All this in a setting of soothing lines and leisurely chatter. The dining room was filled with a mix of diners, a crowd that skewed more Boomer than young hipster. It’s a sexy spot, nice for date night or special occasions, particularly when it’s early enough to catch the last of the day’s sunlight.

It’s a good place for lingering over dessert. At our table that dessert was a batch of hot, puffy beignets ($7) with a blueberry compote and a bourbon creme anglaise, and a dense, sinful praline tart ($9) that made the feast complete.

Ocean view all day: patio seating at Latitudes in Highland Beach. (Bruce R. Bennett/ The Palm Beach Post)
Ocean view all day: patio seating at Latitudes. (Bruce R. Bennett/ The Palm Beach Post)

REVIEW

Latitudes

FOOD: A

SERVICE: A

ADDRESS: At the Delray Sands Resort, 2809 S. Ocean Blvd., Highland Beach

TELEPHONE: 561-278-2008

WEBSITE: LatitudesDelray.com

PRICE RANGE: Moderate to expensive

NOISE LEVEL: Lively, but conversation is possible.

FULL BAR: Yes, a full liquor bar; separate bar area. Happy Hour is served Monday through Friday from 4:30 to 6:30 p.m., with drink and small plate specials.

HOURS: Open daily for breakfast, lunch and dinner. Sunday brunch is served from 10:30 a.m. to 2 p.m.

CREDIT CARDS: Major cards accepted

RESERVATIONS: Dinner reservations are strongly suggested.

WHEELCHAIR ACCESS: Yes

WHAT THE GRADES MEAN:

A — Excellent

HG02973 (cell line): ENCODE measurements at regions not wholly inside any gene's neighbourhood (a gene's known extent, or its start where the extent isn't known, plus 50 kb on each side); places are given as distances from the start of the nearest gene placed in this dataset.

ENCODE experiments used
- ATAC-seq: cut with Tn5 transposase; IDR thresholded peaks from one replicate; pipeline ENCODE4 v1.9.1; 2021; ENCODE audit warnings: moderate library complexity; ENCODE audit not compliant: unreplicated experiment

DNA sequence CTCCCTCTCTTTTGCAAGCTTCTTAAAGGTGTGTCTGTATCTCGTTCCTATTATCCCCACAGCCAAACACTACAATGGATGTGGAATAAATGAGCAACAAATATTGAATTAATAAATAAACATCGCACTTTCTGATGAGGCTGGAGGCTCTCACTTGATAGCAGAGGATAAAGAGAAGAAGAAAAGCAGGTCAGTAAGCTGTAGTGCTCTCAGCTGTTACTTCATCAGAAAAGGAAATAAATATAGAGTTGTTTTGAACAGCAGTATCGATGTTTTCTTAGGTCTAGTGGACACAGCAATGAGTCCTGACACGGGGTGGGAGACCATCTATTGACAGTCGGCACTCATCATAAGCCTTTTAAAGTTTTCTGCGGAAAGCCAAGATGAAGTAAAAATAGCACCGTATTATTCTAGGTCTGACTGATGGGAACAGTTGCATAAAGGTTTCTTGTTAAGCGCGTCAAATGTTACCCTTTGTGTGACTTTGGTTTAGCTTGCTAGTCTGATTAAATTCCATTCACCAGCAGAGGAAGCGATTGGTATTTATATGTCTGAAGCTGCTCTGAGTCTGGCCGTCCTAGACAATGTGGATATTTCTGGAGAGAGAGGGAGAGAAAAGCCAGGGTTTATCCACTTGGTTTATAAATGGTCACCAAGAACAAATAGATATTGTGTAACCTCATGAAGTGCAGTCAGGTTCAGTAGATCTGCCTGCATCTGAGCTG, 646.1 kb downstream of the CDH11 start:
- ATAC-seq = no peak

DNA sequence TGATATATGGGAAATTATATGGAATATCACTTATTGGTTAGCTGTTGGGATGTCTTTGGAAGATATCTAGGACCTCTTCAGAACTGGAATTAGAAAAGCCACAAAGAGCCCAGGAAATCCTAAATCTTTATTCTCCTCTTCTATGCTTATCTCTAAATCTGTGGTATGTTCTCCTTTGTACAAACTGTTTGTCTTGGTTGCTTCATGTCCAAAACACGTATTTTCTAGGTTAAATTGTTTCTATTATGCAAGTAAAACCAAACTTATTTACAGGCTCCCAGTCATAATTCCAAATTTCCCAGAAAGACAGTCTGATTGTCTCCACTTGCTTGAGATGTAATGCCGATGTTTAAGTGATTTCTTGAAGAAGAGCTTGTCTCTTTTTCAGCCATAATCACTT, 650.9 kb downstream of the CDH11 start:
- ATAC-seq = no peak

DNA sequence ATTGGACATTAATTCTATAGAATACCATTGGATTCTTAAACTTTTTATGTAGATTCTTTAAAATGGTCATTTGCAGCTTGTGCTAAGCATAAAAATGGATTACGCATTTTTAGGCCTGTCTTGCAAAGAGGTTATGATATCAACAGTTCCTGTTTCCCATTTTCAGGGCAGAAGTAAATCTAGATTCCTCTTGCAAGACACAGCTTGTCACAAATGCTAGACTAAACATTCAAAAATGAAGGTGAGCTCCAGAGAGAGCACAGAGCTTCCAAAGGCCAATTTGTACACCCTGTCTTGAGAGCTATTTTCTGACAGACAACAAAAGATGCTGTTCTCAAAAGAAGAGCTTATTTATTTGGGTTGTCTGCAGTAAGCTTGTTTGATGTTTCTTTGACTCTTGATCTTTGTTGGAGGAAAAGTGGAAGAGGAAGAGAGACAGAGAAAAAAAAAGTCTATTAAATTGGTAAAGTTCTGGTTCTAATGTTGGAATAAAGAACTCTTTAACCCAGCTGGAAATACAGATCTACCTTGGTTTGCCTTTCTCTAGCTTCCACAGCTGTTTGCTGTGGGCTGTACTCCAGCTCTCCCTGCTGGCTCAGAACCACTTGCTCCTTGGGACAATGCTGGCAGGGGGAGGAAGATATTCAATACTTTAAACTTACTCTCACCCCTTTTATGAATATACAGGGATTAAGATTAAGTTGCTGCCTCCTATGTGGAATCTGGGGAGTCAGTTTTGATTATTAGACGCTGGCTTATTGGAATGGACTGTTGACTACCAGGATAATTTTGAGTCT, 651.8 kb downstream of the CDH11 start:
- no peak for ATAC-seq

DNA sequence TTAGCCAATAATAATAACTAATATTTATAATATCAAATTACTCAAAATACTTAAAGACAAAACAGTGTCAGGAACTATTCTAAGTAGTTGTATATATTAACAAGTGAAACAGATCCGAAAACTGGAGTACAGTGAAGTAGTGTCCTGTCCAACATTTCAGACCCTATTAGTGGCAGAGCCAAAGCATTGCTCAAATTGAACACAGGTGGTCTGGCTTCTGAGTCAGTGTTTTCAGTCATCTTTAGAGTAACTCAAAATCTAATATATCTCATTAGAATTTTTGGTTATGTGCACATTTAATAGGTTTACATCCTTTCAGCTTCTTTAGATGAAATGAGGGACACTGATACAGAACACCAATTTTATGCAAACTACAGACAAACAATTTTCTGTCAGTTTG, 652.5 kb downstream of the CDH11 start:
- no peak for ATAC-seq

B — Good

C — Average

D — Poor

F — Don’t bother

 

New waterfront restaurant opens in Delray Beach

Che has taken over the former Hudson at Waterway East in Delray Beach. (Contributed)
Che has taken over the former Hudson at Waterway East in Delray Beach. (Contributed)

A rare Argentinian-owned restaurant has landed on the banks of the Intracoastal in Delray Beach. Che Restaurant opened Monday in the sprawling space formerly occupied by Hudson at Waterway East.

Dreamed up in Buenos Aires, the restaurant concept was brought to life in Spain by brother-sister restaurateurs Daniela and Martin Sujoy. On Spanish soil, they built a Che empire of 15 related restaurants in 15 years. (They include Che Pizza & Pasta, Che Asador Argentino and Che American Style).

Related: Best waterfront restaurants in Palm Beach County

Now comes their first U.S. location in Delray Beach’s buzzy dining district: a restaurant that’s described as part modern steakhouse, part casual international eatery. “Che” is a multipurpose expression common in the Rio de la Plata region. It can mean “hey!” or “bro,” among other things.

“For Delray Beach, we wanted to pay homage to our Argentinian roots while highlighting European inspiration,” said Martin Sujoy via news release.

Che offers various types of paellas similar to this one. (Mia Yakel/ Cox Newspapers)
Che offers various types of paellas similar to this one. (Mia Yakel/ Cox Newspapers)

The Sujoy family got its start in the food industry in Argentina, where they managed country club concessions before opening a financial district restaurant that grew into a catering operation.